2. Bherwerre Beach
From Cave Beach, follow the trail around Ryans Swamp on the western side of the campground, and it’s a 600m walk to the huge Bherwerre Beach, which is popular with surfers.
Cape St George Lighthouse: Eastern Coastline
I haven’t visited here myself, but you can follow the unsealed Stony Creek Road to see the ruins of Cape St George Lighthouse, Moes Rock and Stony Creek.
Hiking in Booderee National Park: Southern Coastline
If you fancy a more active day, there are a few longer hikes to various beaches around the southern edge of Booderee National Park. I haven’t done these myself, but here are the options:
1. Steamers Beach
Take Stony Creek Road, but turn right at the fork down Steamers Road to the carpark. From here it’s a 2.3km walk (each way) to Steamers Beach, which includes a steep set of approximately 240 stairs at the end.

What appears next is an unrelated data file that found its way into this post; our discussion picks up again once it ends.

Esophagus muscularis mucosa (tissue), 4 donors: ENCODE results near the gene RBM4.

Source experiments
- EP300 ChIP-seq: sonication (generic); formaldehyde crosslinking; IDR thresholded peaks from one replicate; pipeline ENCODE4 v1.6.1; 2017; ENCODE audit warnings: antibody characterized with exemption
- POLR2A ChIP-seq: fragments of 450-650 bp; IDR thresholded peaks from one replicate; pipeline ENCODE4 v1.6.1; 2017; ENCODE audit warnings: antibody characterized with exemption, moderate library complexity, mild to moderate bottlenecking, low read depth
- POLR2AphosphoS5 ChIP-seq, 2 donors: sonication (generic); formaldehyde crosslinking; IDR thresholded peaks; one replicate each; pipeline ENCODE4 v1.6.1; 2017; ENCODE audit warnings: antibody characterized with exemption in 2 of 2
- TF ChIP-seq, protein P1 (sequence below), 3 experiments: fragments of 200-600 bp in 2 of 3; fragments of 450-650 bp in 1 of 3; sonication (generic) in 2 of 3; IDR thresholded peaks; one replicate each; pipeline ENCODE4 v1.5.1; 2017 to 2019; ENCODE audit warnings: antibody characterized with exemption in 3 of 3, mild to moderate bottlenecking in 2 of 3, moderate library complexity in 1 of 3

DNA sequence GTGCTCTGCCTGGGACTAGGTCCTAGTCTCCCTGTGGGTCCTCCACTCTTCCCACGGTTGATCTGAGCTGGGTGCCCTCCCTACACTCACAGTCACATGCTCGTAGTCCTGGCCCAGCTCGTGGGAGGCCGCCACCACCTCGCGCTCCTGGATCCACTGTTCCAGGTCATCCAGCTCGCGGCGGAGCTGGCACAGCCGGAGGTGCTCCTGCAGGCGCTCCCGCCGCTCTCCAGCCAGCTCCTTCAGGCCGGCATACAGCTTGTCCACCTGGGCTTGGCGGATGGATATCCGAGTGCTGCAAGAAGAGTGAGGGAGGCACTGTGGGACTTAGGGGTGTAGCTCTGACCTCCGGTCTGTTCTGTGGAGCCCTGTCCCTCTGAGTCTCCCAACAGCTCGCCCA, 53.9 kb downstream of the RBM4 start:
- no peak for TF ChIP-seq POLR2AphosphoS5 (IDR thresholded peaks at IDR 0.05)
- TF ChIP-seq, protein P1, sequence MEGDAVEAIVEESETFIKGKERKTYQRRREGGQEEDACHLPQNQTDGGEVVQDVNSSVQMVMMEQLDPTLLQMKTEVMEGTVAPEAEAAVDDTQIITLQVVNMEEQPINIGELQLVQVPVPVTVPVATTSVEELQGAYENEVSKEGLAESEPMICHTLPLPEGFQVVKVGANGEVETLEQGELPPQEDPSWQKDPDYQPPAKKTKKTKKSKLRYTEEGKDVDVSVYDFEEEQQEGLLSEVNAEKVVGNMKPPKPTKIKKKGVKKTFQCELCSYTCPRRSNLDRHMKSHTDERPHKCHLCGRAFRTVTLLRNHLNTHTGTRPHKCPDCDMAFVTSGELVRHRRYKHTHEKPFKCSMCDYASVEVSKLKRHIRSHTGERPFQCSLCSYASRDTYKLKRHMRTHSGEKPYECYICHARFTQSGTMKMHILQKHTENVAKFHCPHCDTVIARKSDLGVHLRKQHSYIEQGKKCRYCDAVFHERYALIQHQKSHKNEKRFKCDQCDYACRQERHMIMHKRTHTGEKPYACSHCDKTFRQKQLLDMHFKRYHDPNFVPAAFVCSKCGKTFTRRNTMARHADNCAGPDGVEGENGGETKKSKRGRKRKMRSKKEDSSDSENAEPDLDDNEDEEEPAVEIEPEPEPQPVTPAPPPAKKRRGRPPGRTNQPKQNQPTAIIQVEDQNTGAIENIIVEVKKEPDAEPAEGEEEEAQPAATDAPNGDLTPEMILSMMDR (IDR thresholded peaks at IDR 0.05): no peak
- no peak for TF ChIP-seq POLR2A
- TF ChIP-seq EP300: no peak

Note that the water here is meant to be pretty dangerous, with strong tows and large sharks because of the nearby seal colony. So you’re advised not to swim!
2. Circuit Trail to Whiting Beach & Kittys Beach
For a full-day walk, it’s 11.4km return to do the full Circuit Trail around St Georges Headland from Steamers Beach carpark, or 20km if you add on all the smaller trails down to the lookouts and various beaches, such as Whiting Beach and Kittys Beach.
To get an idea of where all these places are, here’s a link to a useful Booderee National Park map.
For more ideas, read through my top weekend escapes from Sydney.
Lisa Bull, founder of Dreaming of Down Under, has been living in Australia as a British expat since 2015. After travelling to every state and territory in Australia and living in Perth, Brisbane and Sydney, Lisa knows from first-hand experience the best destinations to visit in Australia and the best budget travel tips. Her guides on this blog have been read by over 700k readers and helped thousands of people achieve their dream of living in or travelling Australia.